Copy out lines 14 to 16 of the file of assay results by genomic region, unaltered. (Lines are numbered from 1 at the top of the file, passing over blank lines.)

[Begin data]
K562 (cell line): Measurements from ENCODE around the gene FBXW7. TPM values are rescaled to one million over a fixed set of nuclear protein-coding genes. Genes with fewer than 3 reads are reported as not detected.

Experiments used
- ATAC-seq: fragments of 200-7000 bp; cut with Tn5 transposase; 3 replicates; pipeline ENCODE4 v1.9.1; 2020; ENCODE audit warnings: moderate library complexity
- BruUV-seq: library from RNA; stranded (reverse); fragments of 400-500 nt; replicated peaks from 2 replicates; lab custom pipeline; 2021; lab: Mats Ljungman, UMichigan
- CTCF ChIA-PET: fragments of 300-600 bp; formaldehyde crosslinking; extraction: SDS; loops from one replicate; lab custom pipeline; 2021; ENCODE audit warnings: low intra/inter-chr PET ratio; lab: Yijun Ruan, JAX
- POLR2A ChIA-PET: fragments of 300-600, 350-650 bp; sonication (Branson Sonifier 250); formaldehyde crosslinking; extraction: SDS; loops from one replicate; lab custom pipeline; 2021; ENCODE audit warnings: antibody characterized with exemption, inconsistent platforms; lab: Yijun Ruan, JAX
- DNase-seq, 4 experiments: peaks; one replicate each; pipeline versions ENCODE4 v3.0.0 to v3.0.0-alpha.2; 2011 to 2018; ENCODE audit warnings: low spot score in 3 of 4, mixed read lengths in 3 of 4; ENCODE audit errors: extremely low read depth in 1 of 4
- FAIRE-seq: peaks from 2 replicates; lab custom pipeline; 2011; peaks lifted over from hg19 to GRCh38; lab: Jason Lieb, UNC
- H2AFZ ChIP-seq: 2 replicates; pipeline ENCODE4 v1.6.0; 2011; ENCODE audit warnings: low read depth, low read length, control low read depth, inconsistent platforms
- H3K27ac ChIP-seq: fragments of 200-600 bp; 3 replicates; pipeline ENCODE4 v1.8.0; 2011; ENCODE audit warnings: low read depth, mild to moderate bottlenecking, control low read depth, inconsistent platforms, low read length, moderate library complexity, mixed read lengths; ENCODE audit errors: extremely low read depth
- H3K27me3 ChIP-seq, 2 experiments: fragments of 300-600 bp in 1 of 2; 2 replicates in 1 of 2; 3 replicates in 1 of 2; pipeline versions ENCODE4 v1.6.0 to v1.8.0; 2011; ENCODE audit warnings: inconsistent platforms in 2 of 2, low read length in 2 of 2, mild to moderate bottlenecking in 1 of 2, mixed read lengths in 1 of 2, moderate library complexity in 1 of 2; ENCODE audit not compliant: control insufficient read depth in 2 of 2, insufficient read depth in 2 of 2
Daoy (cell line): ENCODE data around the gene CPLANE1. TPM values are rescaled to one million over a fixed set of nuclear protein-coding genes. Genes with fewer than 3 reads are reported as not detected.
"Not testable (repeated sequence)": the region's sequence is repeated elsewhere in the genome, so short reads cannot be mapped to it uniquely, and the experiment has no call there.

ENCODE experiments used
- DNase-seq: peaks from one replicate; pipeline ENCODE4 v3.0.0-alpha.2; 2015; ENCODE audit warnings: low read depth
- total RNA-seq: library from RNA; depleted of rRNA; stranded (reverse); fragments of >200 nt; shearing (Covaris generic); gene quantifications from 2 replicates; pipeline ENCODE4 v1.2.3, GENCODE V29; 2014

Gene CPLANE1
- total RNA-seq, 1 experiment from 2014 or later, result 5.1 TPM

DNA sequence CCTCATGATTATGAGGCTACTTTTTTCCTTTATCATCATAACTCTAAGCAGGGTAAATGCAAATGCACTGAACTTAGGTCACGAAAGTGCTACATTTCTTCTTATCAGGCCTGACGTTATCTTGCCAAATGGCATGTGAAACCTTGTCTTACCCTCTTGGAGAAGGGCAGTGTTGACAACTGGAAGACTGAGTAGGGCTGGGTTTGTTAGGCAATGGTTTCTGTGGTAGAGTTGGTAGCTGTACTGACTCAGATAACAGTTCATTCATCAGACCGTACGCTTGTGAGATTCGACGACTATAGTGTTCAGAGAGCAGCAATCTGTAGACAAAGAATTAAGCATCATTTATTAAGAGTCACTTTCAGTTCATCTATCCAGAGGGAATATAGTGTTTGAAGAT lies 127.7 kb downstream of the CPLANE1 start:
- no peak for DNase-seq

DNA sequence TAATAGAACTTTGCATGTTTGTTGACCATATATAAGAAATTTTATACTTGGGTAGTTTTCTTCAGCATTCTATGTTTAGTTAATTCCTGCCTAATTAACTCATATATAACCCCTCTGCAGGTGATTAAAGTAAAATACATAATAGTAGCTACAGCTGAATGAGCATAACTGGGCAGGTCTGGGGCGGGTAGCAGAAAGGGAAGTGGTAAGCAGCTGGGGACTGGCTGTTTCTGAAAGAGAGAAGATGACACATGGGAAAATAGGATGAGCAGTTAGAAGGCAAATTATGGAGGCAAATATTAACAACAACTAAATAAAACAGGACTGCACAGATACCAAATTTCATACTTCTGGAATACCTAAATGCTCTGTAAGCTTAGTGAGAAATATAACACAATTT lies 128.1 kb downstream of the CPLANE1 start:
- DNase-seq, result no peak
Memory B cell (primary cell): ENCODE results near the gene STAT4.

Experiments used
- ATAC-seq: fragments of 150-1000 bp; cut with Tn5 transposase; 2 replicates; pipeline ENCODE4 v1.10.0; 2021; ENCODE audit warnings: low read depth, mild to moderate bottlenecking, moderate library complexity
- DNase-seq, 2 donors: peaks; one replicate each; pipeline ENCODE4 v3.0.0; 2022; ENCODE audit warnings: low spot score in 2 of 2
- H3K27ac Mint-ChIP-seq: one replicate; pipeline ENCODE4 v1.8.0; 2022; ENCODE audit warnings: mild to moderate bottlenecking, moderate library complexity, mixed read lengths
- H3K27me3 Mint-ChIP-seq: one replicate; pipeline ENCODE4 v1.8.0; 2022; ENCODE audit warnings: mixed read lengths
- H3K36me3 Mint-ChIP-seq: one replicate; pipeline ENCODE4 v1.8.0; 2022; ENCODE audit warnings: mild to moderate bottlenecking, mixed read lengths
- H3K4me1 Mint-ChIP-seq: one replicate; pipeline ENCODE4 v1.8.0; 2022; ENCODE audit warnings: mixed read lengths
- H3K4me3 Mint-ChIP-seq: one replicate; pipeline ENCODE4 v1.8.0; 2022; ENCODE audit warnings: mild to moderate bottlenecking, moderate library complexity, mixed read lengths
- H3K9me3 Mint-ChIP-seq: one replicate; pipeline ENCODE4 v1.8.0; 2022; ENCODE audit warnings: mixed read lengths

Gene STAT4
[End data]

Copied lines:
ENCODE experiments used
- DNase-seq: peaks from one replicate; pipeline ENCODE4 v3.0.0-alpha.2; 2015; ENCODE audit warnings: low read depth
- total RNA-seq: library from RNA; depleted of rRNA; stranded (reverse); fragments of >200 nt; shearing (Covaris generic); gene quantifications from 2 replicates; pipeline ENCODE4 v1.2.3, GENCODE V29; 2014